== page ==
I had a feeling of dread that it’d all go down the path of movies that similarly centre on an anarchic protagonist, fearing that ending where they’ve accepted that The World’s way is the right way, and they grow and learn, and throw away childish things. Hesher, the film, has the balls to see it through to the end. There’s no big character flip, where Hesher learns to love and cuts his hair; everyone stays wonderfully true to their characters, resulting in an ending that’s as uplifting as it is ballsy, and would be flat-out ridiculous in any other movie, but is thoroughly earned by the preceding 95 minutes.
Snowtown is an astonishing film. It’s the third best of the year. But I don’t know that I’ll ever watch it again. I see a lot of movies, but there’s only ever been one to give me nightmares as an adult, and Snowtown was it. It’s a brutal watch, kitchen-sink and mostly-handheld, with all the silences and unfiltered moments of real life, immersively pulling you into the horrible reality of Snowtown; an experience made all the worse by knowing that everything actually happened, based as it was on the true life ‘Bodies in Barrels’ murders.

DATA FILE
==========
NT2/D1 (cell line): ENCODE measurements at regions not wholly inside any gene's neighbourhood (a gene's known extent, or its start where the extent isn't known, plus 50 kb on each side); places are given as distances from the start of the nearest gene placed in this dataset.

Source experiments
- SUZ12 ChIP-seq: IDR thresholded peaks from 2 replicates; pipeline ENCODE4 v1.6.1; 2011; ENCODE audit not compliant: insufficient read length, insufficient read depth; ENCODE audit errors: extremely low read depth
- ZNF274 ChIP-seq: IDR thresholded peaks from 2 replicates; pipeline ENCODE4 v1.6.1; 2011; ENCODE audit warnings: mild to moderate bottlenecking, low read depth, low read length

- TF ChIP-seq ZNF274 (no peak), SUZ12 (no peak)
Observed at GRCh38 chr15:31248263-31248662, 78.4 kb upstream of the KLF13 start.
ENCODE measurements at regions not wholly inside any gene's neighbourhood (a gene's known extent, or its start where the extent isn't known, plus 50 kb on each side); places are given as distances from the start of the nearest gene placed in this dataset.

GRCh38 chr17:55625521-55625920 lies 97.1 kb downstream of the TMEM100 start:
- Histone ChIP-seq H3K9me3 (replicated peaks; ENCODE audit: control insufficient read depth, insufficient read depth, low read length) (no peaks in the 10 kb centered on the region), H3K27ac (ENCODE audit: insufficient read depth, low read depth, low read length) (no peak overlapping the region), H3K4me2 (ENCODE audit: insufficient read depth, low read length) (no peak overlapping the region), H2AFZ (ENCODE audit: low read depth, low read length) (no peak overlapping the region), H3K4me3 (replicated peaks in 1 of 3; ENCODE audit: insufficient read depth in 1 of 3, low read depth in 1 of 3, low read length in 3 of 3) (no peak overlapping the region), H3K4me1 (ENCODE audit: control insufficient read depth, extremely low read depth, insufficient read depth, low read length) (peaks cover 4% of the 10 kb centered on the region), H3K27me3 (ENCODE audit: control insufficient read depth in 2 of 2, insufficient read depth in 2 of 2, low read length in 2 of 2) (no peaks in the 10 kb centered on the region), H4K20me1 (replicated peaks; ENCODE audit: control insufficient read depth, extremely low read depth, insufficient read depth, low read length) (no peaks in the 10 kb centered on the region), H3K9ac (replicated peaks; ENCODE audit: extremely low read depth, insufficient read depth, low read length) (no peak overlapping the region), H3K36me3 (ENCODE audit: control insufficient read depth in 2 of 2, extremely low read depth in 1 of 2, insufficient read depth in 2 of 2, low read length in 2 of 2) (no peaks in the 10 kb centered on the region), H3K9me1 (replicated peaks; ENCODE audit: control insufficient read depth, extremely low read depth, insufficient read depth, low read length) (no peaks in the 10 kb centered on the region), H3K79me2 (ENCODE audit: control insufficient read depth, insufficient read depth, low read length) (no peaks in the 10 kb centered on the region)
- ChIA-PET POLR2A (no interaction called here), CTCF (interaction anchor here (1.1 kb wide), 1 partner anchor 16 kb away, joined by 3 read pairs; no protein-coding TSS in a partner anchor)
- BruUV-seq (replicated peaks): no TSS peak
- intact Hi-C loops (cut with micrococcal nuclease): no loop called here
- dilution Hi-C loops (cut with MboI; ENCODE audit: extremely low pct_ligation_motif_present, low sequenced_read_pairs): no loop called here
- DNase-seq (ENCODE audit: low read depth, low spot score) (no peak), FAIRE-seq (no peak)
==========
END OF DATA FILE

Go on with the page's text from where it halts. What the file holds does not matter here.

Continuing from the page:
It took a while for me to shake that feeling of dread, with the sheer intensity leading me to feel complicit to the crimes I’d seen unravelling onscreen, just like the killer’s young accomplice. In the days that followed, Bunting was constantly skulking over the shoulder of my mind’s eye, both the real killer from the articles I’d felt compelled to devour once the film was over, and the ever-present spectre of Daniel Henshall’s chilling portrayal. Speaking as the kind of 21st century internet-desensitized digital boy who wouldn’t bat an eyelid to see a real life Lemonparty writhing on the living room rug, the sense of dirt with Snowtown, where you could almost feel the weight of rotting bodies in your arms, was a real shocker. I was shook to even be shook.